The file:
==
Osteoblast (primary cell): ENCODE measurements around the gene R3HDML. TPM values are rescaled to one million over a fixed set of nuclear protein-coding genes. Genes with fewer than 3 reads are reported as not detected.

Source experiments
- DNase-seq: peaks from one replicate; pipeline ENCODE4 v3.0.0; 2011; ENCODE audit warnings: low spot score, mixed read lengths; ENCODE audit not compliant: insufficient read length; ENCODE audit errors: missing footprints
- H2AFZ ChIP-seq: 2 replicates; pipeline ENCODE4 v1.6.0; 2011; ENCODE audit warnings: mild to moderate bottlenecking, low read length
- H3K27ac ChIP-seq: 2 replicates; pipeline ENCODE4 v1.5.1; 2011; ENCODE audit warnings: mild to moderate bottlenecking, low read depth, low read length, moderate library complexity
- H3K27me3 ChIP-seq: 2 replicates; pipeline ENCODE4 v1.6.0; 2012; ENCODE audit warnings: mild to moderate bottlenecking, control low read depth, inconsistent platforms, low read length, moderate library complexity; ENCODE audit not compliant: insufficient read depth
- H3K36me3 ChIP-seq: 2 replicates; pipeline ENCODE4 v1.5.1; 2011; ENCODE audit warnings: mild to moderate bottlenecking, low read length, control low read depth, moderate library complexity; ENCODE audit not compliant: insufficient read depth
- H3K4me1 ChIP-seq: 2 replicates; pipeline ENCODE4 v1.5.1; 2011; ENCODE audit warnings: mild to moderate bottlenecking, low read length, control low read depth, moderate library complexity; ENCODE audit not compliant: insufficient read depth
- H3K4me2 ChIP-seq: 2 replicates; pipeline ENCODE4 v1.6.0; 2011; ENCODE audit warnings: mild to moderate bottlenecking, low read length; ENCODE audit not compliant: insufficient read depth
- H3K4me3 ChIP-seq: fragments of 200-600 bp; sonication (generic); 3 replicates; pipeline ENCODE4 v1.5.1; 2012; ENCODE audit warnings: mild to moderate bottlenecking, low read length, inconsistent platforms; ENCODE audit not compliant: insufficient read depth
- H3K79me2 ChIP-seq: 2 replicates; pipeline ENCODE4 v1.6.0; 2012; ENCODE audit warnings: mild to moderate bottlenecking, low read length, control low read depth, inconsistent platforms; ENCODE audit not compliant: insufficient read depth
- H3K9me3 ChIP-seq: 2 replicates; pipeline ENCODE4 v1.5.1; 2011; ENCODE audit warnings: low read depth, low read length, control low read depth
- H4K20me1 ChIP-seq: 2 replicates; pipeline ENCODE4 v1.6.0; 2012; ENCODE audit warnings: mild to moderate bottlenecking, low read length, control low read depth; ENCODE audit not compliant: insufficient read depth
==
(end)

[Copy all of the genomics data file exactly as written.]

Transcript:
Osteoblast (primary cell): ENCODE measurements around the gene R3HDML. TPM values are rescaled to one million over a fixed set of nuclear protein-coding genes. Genes with fewer than 3 reads are reported as not detected.

Source experiments
- DNase-seq: peaks from one replicate; pipeline ENCODE4 v3.0.0; 2011; ENCODE audit warnings: low spot score, mixed read lengths; ENCODE audit not compliant: insufficient read length; ENCODE audit errors: missing footprints
- H2AFZ ChIP-seq: 2 replicates; pipeline ENCODE4 v1.6.0; 2011; ENCODE audit warnings: mild to moderate bottlenecking, low read length
- H3K27ac ChIP-seq: 2 replicates; pipeline ENCODE4 v1.5.1; 2011; ENCODE audit warnings: mild to moderate bottlenecking, low read depth, low read length, moderate library complexity
- H3K27me3 ChIP-seq: 2 replicates; pipeline ENCODE4 v1.6.0; 2012; ENCODE audit warnings: mild to moderate bottlenecking, control low read depth, inconsistent platforms, low read length, moderate library complexity; ENCODE audit not compliant: insufficient read depth
- H3K36me3 ChIP-seq: 2 replicates; pipeline ENCODE4 v1.5.1; 2011; ENCODE audit warnings: mild to moderate bottlenecking, low read length, control low read depth, moderate library complexity; ENCODE audit not compliant: insufficient read depth
- H3K4me1 ChIP-seq: 2 replicates; pipeline ENCODE4 v1.5.1; 2011; ENCODE audit warnings: mild to moderate bottlenecking, low read length, control low read depth, moderate library complexity; ENCODE audit not compliant: insufficient read depth
- H3K4me2 ChIP-seq: 2 replicates; pipeline ENCODE4 v1.6.0; 2011; ENCODE audit warnings: mild to moderate bottlenecking, low read length; ENCODE audit not compliant: insufficient read depth
- H3K4me3 ChIP-seq: fragments of 200-600 bp; sonication (generic); 3 replicates; pipeline ENCODE4 v1.5.1; 2012; ENCODE audit warnings: mild to moderate bottlenecking, low read length, inconsistent platforms; ENCODE audit not compliant: insufficient read depth
- H3K79me2 ChIP-seq: 2 replicates; pipeline ENCODE4 v1.6.0; 2012; ENCODE audit warnings: mild to moderate bottlenecking, low read length, control low read depth, inconsistent platforms; ENCODE audit not compliant: insufficient read depth
- H3K9me3 ChIP-seq: 2 replicates; pipeline ENCODE4 v1.5.1; 2011; ENCODE audit warnings: low read depth, low read length, control low read depth
- H4K20me1 ChIP-seq: 2 replicates; pipeline ENCODE4 v1.6.0; 2012; ENCODE audit warnings: mild to moderate bottlenecking, low read length, control low read depth; ENCODE audit not compliant: insufficient read depth